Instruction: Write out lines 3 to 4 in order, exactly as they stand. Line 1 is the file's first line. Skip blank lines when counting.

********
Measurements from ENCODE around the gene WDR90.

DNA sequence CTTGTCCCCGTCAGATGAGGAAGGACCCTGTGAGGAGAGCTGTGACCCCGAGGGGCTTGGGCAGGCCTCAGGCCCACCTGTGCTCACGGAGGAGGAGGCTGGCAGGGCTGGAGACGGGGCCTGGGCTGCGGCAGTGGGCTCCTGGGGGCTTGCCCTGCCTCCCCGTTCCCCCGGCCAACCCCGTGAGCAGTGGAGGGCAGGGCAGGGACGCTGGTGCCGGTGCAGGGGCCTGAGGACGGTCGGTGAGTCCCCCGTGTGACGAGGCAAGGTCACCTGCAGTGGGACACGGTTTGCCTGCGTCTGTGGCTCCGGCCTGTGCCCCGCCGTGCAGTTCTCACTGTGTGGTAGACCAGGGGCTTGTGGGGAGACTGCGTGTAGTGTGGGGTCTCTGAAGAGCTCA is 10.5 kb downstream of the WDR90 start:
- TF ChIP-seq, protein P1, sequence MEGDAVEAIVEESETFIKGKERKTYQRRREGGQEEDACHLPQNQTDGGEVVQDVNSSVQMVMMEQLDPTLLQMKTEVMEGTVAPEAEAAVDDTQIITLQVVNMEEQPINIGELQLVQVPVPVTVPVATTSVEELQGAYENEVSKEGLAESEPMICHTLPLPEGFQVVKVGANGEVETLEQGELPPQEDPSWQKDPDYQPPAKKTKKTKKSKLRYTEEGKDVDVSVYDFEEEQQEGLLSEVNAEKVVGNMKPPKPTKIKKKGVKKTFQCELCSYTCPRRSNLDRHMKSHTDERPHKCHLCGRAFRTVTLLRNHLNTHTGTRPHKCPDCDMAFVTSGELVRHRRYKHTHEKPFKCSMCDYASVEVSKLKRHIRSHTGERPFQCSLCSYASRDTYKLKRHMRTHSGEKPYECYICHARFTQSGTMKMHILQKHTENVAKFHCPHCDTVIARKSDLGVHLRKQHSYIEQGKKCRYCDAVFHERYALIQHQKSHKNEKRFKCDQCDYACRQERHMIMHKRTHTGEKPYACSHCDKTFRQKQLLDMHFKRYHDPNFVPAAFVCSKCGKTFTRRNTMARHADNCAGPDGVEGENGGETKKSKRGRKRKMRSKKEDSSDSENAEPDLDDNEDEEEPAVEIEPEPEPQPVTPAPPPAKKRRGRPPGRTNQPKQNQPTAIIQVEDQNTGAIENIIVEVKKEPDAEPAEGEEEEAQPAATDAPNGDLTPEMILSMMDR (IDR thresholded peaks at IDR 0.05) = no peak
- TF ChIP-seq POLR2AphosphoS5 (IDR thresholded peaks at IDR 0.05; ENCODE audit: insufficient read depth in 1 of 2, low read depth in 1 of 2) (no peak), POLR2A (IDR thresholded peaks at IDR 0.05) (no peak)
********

- TF ChIP-seq, protein P1, sequence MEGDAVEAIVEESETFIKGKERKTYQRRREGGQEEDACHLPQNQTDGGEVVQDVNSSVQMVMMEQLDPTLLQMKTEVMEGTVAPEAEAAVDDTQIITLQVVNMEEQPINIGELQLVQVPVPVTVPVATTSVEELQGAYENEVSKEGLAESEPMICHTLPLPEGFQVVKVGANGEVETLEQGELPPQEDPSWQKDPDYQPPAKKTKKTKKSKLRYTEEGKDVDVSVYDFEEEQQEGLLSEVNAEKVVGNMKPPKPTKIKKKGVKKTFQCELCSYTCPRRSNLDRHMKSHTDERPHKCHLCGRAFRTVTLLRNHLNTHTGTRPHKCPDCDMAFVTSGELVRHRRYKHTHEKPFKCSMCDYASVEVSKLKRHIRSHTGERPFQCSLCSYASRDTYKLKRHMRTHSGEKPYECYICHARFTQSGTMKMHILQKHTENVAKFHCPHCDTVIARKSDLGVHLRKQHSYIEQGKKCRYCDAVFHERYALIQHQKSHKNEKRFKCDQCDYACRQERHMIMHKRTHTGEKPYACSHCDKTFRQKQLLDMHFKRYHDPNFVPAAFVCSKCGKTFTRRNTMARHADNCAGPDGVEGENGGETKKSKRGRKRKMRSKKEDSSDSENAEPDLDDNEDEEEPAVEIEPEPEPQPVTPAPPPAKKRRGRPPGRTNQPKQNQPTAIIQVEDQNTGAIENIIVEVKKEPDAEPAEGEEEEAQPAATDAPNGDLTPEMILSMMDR (IDR thresholded peaks at IDR 0.05) = no peak
- TF ChIP-seq POLR2AphosphoS5 (IDR thresholded peaks at IDR 0.05; ENCODE audit: insufficient read depth in 1 of 2, low read depth in 1 of 2) (no peak), POLR2A (IDR thresholded peaks at IDR 0.05) (no peak)